- Two men accused of selling meth to undercover cop (6/22/17)
- Police: Man grabbed wheel, tried to kill driver and himself in Jackson crash (6/23/17)
- Jackson scores high in survey of residents; better streets, Aldi are high priorities (6/20/17)4
- Cape man stabbed in head, arm after strip-club incident; skull fractured, police say (6/25/17)3
- Marble Hill mayor hires city manager without board approval (6/21/17)3
- Annual SEMO District Fair event lineup announced (6/23/17)1
- Two charged in theft of jewelry from Cape storage facility (6/23/17)1
- Oran town board fired officer before hiring him as police chief; city officials say they can't remember reason for firing (6/25/17)3
- Library provides free lunches this summer (6/19/17)
- Jackson School District giving away bricks from 'Old A' building (6/23/17)2
Jailers took prisoner's money to buy beer
BENTON, Ark. -- Three jailers are behind bars after sheriffs say they made a beer run with money they stole from a prisoner, then shared a brew with an inmate.
Todd McEuen, 32, John E. Hood, 22, and Christopher Carmen, 21, were arrested on charges of introducing contraband to a jail. McEuen and Hood also face misdemeanor theft charges.
Lt. Jim Andrews said the men took money from a prisoner's locker Tuesday night.
"They then went to a convenience store and purchased alcohol," brought it back to the jail, and drank it, Andrews said.
Chief Deputy Bill Field said the sheriff's office learned of the incident from another jailer.
"What if something had happened? They were throwing a party when they should have been watching" prisoners, said J.R. Walters, a Saline County justice of the peace.
The suspects were held without bail Thursday in jails outside Saline County.
If convicted, they would face a sentence of three to 10 years in prison and up to a $10,000 fine on the contraband charge. The theft charge carries up to a year in jail and up to a $1,000 fine.
Politician uses comedy as tool
AUGUSTA, Maine -- Finally, a politician who admits he's a joker.
Joey Novick, a borough councilor from New Jersey and part-time standup comic, told Maine municipal officials Wednesday that humor used effectively is power.
His golden rule to those who serve: Take your work -- but never yourself -- seriously.
And when you feel like a politician, it's time to get out, Novick said on the opening day of the Maine Municipal Association's three-day convention, which is expected to draw 1,500 people to the Augusta Civic Center.
Novick came to Flemington, N.J., in 1989 and has been a councilor in the borough of 4,200 since 1995.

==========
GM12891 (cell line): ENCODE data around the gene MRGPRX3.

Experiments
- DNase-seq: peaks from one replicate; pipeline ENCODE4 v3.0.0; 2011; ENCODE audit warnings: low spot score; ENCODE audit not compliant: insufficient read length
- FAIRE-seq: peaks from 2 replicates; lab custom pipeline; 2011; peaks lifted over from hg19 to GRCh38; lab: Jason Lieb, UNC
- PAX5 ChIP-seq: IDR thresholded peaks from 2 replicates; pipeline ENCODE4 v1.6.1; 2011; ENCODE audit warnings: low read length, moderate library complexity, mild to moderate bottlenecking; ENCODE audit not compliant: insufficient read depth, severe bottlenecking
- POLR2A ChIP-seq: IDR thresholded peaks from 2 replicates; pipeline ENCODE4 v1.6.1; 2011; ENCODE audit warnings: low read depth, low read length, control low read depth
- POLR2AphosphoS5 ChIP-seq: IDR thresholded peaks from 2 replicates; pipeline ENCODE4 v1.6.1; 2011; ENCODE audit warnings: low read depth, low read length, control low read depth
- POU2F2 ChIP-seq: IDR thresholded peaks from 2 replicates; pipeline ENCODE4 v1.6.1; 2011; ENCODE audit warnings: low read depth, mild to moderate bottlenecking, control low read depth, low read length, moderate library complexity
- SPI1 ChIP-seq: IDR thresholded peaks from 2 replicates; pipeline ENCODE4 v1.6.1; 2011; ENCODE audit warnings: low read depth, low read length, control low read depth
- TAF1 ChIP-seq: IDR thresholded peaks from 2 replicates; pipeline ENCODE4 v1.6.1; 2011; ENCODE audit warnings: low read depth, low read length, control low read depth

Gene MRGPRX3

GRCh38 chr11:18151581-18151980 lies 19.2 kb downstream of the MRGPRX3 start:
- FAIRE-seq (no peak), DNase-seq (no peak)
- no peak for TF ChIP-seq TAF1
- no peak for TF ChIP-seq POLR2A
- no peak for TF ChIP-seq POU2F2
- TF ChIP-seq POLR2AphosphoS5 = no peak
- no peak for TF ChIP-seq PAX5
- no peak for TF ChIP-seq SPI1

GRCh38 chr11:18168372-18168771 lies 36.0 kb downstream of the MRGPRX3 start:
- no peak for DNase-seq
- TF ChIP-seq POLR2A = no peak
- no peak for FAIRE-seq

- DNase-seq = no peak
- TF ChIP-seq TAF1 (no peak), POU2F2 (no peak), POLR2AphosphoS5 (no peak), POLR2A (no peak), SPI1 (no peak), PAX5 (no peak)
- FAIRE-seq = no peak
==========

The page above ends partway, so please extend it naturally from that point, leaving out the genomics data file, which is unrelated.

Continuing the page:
Politics and comedy aren't as different as people think, said Novick, who has appeared on MTV and Comedy Central and opened for Jerry Seinfeld and Rosie O'Donnell.
He recalls a political rival who was quoted as saying Novick wouldn't make a good elected official because as a comedian, he wouldn't take his work seriously.
Novick quickly responded with material borrowed from Will Rogers: "I'm a comedian. When I tell a joke I make people laugh. He's a politician. When he tells a joke, they make it a law."
Ice cream truck fined for playing music
MOUNT LEBANON, Pa. -- You can still scream for ice cream in one Pittsburgh suburb -- as long you don't use a loud speaker to do it.
For nearly six decades, 81-year-old Harold "Chuck" Greenberger has driven an ice cream truck around the streets of the South Hills, a group of Pittsburgh suburbs. Over the years, he's found nothing captures children's attention like a calliope-like rendition of "Turkey in the Straw."
From early April to late October, the loudspeakers on trucks driven by the owner of Chuck's Ice Cream and his seven employees fill the air with toots and whistles from about noon until sundown.
But last month, a police officer in the affluent municipality of Mount Lebanon gave Greenberger a warning ticket and threatened he could be fined $50 plus $107 if he continued to play music as he sold ice cream.
"I don't go there any more because I don't want the ticket," Greenberger said. "They said I can come in and sell ice cream, but I can't play no music. I don't know any way that an ice cream truck can sell ice cream with no music."
The municipality will allow Greenberger to use a bell to call attention to his truck, but he's afraid the bell won't be heard in this day of air-conditioned homes and cars.
-- From wire reports